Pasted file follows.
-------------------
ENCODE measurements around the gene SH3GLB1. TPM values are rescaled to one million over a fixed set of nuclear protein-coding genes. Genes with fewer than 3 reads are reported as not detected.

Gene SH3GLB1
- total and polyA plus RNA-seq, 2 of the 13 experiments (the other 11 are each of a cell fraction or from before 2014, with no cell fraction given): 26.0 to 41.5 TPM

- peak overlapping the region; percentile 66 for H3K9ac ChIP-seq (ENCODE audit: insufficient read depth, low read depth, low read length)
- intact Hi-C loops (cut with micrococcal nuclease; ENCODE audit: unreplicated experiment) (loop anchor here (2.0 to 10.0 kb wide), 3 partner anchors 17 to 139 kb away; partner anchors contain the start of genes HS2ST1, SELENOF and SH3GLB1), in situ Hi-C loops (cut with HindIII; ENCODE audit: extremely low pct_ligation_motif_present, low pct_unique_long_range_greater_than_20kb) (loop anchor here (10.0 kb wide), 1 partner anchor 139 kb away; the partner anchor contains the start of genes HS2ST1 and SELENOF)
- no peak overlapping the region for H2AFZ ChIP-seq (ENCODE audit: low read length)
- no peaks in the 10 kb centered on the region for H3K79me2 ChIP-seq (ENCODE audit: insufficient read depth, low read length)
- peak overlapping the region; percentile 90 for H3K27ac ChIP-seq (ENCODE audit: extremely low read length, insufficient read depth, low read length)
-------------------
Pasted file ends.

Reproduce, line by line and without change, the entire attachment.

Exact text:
ENCODE measurements around the gene SH3GLB1. TPM values are rescaled to one million over a fixed set of nuclear protein-coding genes. Genes with fewer than 3 reads are reported as not detected.

Gene SH3GLB1
- total and polyA plus RNA-seq, 2 of the 13 experiments (the other 11 are each of a cell fraction or from before 2014, with no cell fraction given): 26.0 to 41.5 TPM

- peak overlapping the region; percentile 66 for H3K9ac ChIP-seq (ENCODE audit: insufficient read depth, low read depth, low read length)
- intact Hi-C loops (cut with micrococcal nuclease; ENCODE audit: unreplicated experiment) (loop anchor here (2.0 to 10.0 kb wide), 3 partner anchors 17 to 139 kb away; partner anchors contain the start of genes HS2ST1, SELENOF and SH3GLB1), in situ Hi-C loops (cut with HindIII; ENCODE audit: extremely low pct_ligation_motif_present, low pct_unique_long_range_greater_than_20kb) (loop anchor here (10.0 kb wide), 1 partner anchor 139 kb away; the partner anchor contains the start of genes HS2ST1 and SELENOF)
- no peak overlapping the region for H2AFZ ChIP-seq (ENCODE audit: low read length)
- no peaks in the 10 kb centered on the region for H3K79me2 ChIP-seq (ENCODE audit: insufficient read depth, low read length)
- peak overlapping the region; percentile 90 for H3K27ac ChIP-seq (ENCODE audit: extremely low read length, insufficient read depth, low read length)